“The key is persistence,” added Maury. “You’ve got to keep at it if you want anything done right. If you get stuck, push through,” he made a suggestive motion with his hands as if he was warming them on a fire, or shoving something down someone’s throat. “That’s why I’m here fixin’ the heat. You see Ruthie-dear, I fixed her the last time she shit the bed. I put a few touches here and there but never really solved the problem. I’m not going to pay some high and mighty electrician three hundred bucks for something temporary I can get at Home Depot.”
“You sound like the ‘Patron Saint of Small Businesses’ Maury.”
“Well, you know how I am.” Maury was leaning towards Ruth with his arms about to touch the wall behind her.
“Give us a kiss, eh Ruth?”
Ruth ducked under his right arm and stood up outside the doorway of the kitchenette, “Not today Maury. I’ve been thinking about our little deal and wouldn’t want to have to tell Connie about it.” Ruth watched Maury’s smug face lose all its expression.
“Oh, you’d go and do that?” he asked.
“Well I’m not saying I would do anything or not. But just hold off it for a while huh?”
“I see,” Maury looked down. “Well I guess I’ll be going now. I’m sorry.”
“That’s okay Maury. I’ll see you some other time then.”
“Would you be a dear and flush the boiler? Because I didn’t do it and I don’t think I’m going to.”
As Maury left the gallery for the side entrance to the boiler room, Ruth beamed at her small victory. Fiona’s chorus slowly fading away into silence.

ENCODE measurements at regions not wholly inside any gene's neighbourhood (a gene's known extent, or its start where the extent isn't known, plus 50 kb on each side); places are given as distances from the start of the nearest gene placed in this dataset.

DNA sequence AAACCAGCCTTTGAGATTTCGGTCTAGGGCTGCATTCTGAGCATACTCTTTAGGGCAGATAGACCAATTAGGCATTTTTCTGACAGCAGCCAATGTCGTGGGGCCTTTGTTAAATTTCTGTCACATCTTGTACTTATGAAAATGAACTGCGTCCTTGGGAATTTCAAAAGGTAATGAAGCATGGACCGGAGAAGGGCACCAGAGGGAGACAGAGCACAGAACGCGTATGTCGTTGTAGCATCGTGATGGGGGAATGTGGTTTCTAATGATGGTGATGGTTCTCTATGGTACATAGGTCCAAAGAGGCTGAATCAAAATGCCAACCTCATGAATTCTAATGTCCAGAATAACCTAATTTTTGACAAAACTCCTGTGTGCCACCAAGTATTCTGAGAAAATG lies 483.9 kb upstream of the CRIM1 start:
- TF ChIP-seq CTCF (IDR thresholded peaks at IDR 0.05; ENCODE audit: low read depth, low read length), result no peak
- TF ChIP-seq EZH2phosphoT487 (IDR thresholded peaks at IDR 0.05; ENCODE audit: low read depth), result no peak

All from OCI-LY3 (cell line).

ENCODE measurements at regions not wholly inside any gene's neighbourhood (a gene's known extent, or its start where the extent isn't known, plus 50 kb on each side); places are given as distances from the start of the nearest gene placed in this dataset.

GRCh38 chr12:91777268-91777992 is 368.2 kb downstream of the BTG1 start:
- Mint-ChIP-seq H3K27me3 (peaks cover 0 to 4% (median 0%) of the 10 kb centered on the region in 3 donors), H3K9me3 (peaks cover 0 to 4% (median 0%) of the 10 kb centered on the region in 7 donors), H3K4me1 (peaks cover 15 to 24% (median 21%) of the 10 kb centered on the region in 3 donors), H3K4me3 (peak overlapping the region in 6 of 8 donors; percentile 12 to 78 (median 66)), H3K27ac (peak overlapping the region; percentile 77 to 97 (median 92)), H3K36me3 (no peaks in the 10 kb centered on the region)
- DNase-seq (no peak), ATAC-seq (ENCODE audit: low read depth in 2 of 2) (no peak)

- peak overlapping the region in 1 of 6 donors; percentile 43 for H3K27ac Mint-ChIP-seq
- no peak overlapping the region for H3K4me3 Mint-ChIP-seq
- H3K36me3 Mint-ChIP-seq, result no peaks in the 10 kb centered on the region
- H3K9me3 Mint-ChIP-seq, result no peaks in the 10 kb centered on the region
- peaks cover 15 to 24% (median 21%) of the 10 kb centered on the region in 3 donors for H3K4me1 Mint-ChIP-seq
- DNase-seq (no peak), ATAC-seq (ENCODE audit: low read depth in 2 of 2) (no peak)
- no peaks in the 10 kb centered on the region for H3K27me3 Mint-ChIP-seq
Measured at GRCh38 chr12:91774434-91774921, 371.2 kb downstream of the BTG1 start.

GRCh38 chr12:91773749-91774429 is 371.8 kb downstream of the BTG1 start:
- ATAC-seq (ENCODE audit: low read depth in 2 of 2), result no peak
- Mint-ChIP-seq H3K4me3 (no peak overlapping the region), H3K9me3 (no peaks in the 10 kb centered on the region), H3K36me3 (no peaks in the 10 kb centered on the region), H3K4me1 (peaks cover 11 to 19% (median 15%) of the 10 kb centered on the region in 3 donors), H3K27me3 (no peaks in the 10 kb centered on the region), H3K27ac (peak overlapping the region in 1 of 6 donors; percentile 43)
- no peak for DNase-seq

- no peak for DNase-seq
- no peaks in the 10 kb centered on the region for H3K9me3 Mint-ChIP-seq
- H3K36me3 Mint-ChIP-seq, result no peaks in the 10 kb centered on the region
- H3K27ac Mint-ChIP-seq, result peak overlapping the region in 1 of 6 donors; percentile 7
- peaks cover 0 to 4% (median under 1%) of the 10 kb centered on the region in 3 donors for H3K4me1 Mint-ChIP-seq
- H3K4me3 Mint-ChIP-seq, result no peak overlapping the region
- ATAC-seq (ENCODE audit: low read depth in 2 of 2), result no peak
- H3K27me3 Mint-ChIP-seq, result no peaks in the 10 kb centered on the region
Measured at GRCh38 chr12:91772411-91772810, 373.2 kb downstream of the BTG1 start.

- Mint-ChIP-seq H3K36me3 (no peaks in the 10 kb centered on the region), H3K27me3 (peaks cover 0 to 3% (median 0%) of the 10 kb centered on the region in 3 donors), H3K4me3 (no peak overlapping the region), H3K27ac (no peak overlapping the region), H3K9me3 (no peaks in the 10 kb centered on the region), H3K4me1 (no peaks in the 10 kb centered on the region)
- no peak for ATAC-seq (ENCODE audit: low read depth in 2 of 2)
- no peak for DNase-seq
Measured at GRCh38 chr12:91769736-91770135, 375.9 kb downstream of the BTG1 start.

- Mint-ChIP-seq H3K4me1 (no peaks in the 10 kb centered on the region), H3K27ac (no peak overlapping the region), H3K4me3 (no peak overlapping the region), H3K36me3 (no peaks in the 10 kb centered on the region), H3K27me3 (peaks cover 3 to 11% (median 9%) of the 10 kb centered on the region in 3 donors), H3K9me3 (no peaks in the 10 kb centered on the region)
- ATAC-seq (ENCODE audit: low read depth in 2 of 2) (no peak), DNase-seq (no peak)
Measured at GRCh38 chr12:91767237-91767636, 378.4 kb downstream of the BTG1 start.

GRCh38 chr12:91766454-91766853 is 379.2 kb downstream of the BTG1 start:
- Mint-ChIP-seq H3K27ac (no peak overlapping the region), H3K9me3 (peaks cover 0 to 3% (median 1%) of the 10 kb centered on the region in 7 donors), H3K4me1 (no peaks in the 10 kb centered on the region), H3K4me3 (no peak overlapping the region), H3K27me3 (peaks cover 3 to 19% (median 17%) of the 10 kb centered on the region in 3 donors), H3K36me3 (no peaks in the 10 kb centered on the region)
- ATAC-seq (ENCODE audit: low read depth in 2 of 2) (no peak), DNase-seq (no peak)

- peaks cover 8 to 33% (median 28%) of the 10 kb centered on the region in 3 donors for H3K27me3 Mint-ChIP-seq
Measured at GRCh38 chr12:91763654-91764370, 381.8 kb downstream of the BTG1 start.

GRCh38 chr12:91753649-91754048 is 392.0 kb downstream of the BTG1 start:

“You made me a shadowboxer, baby I wanna be ready for what you do.”
For the rest of the afternoon Ruth sat at the front desk surfing the web and smoking cigarettes. The phone lay at rest. The CD player quietly shuffled amidst Hudson’s white noise.
A year earlier, when she answered the Weinstein’s ad in the paper, she was a struggling, underfed artist. In conjunction with her lack of funds, Maury had stepped forward and offered her the apartment in exchange for employment in their art gallery below. He seemed oddly skittish when she accepted, saying it was the best offer she’d ever had. That night he came to her apartment to unclog the sink and there made his desires known: she had the choice to sleep with him or move out. When she had protested and threatened to tell his wife, Maury laughed and called her bluff saying, “This apartment is a real sweet deal. And I’m not that bad that bad to look at.” But the relationship had escalated and become monotonous. Now she was suffocating.
It was Friday evening when Ruth closed the gallery and walked up the back stairs to her apartment. As she pushed open her back door she could hear a faint squeaking coming from inside: a little mouse was caught in the glue trap she had set earlier. All four of its legs were trapped in the sticky glue and its tiny shrieking head was stuck face-first into the bright and reeking chemicals. Ruth bent down to get a closer look and remembered the directions: just dispose of trap and mouse. The problem immediately apparent to Ruth was, in fact, that the mouse was alive and throwing it away might be more complicated than she initially had hoped. The rodent hadn’t meant to get caught; it had been obeying simple biological laws. Now, its fate consisted of a tin trash can and slow starvation. Considering this, Ruth picked up the tray—mouse and all—and dropped it in a plastic bag. She took the bag out back behind her apartment and, in a kind of trance, repeatedly bludgeoned it against the brick building.
The Jackson can not be reached.